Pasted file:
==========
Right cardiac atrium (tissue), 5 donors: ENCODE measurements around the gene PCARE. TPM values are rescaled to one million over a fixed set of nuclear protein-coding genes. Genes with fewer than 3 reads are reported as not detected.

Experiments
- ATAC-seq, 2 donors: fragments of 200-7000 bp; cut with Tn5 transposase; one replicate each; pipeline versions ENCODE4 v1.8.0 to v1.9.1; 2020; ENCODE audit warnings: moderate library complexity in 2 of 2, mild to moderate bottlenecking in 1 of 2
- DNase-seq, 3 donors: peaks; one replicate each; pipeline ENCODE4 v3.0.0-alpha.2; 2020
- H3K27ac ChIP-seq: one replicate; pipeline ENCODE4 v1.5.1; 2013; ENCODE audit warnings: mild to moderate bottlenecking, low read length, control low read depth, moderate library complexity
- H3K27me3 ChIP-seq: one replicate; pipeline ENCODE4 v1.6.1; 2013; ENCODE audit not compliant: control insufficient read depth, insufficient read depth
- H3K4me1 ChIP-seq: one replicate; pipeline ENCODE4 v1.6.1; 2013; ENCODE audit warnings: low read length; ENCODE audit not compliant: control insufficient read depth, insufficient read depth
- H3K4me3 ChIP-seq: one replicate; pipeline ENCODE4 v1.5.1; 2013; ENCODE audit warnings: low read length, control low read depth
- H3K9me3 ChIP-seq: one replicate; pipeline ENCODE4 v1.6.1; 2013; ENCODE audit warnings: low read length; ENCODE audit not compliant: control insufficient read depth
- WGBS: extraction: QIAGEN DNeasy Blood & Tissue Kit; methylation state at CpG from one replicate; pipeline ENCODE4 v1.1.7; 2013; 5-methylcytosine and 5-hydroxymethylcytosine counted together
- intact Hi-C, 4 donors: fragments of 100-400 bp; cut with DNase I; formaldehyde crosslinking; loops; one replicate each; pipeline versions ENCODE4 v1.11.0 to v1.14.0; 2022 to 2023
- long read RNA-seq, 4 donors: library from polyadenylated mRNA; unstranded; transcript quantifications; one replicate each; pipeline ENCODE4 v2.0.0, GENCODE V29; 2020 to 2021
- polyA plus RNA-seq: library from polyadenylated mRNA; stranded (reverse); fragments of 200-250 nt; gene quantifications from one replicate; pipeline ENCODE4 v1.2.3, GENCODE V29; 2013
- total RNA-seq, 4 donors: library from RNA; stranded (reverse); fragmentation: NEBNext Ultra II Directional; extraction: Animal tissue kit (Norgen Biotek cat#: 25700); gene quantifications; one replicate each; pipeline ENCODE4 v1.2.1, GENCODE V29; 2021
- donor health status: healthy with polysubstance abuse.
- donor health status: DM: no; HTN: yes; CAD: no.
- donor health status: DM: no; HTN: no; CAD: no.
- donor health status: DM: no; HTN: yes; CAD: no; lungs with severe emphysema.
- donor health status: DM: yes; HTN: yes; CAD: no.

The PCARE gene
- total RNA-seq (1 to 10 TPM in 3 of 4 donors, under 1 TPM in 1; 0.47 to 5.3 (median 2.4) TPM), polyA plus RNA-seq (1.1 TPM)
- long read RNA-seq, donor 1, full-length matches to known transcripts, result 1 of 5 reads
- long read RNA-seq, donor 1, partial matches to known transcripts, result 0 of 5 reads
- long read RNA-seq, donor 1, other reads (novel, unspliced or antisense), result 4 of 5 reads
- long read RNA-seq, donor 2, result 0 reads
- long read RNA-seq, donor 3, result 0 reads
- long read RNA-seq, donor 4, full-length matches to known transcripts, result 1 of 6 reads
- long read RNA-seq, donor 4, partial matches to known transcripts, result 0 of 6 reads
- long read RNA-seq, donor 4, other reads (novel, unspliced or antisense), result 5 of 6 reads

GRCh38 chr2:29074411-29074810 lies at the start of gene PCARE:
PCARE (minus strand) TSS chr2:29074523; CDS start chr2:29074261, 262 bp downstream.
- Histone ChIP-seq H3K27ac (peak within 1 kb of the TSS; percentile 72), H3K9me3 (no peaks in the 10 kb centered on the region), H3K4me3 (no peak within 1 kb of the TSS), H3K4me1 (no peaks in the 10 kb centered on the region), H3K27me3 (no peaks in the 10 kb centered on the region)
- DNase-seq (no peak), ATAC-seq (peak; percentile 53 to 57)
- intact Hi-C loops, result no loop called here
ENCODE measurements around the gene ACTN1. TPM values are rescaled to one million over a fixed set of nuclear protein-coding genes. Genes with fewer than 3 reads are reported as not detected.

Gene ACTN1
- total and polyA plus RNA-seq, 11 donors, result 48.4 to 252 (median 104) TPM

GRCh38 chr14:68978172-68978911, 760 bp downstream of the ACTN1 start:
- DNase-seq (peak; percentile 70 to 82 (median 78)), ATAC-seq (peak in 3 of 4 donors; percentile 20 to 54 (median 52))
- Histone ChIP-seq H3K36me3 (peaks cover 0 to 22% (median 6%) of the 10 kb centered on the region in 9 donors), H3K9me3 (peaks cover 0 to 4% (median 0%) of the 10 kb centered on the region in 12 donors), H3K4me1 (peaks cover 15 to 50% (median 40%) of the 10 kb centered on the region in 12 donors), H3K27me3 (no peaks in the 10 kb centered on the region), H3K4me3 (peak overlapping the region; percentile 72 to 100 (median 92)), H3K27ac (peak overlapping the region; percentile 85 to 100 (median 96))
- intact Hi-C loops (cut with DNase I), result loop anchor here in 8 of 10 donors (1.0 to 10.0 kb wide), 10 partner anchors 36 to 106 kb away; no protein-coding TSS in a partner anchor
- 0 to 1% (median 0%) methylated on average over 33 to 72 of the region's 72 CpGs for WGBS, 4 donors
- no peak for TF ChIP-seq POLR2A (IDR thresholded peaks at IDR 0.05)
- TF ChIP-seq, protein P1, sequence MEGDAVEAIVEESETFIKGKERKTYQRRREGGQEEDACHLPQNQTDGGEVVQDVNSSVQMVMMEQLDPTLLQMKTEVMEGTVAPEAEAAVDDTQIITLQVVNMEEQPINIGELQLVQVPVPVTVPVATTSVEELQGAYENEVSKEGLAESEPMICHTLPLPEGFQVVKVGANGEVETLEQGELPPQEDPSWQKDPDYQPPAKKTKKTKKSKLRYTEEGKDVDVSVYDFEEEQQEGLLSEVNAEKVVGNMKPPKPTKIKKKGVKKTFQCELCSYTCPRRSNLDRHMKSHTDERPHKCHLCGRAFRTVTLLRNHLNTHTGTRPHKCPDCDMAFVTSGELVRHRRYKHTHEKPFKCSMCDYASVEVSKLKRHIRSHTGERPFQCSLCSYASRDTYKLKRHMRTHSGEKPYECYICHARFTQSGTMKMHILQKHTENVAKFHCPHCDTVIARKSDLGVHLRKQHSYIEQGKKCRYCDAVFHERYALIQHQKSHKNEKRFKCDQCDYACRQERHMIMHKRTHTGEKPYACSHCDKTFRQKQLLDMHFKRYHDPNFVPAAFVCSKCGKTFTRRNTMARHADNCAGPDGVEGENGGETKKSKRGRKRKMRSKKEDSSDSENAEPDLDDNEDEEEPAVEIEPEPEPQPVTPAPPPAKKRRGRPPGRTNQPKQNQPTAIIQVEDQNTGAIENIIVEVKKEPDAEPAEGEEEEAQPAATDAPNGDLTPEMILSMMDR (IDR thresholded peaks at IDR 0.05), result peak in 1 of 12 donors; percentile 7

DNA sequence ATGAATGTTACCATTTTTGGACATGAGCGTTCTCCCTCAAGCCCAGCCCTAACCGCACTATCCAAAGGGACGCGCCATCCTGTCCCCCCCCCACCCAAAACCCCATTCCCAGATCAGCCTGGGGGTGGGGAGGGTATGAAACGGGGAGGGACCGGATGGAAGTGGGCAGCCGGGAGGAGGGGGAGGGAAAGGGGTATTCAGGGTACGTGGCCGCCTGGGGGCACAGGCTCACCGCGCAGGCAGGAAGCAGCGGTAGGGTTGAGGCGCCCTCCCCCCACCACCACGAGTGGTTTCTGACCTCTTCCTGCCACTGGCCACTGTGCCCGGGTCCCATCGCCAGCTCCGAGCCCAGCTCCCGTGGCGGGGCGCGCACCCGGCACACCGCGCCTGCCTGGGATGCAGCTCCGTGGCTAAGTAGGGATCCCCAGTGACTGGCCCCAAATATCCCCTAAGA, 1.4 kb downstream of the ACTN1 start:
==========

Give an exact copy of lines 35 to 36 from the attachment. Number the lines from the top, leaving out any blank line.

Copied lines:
ENCODE measurements around the gene ACTN1. TPM values are rescaled to one million over a fixed set of nuclear protein-coding genes. Genes with fewer than 3 reads are reported as not detected.

Gene ACTN1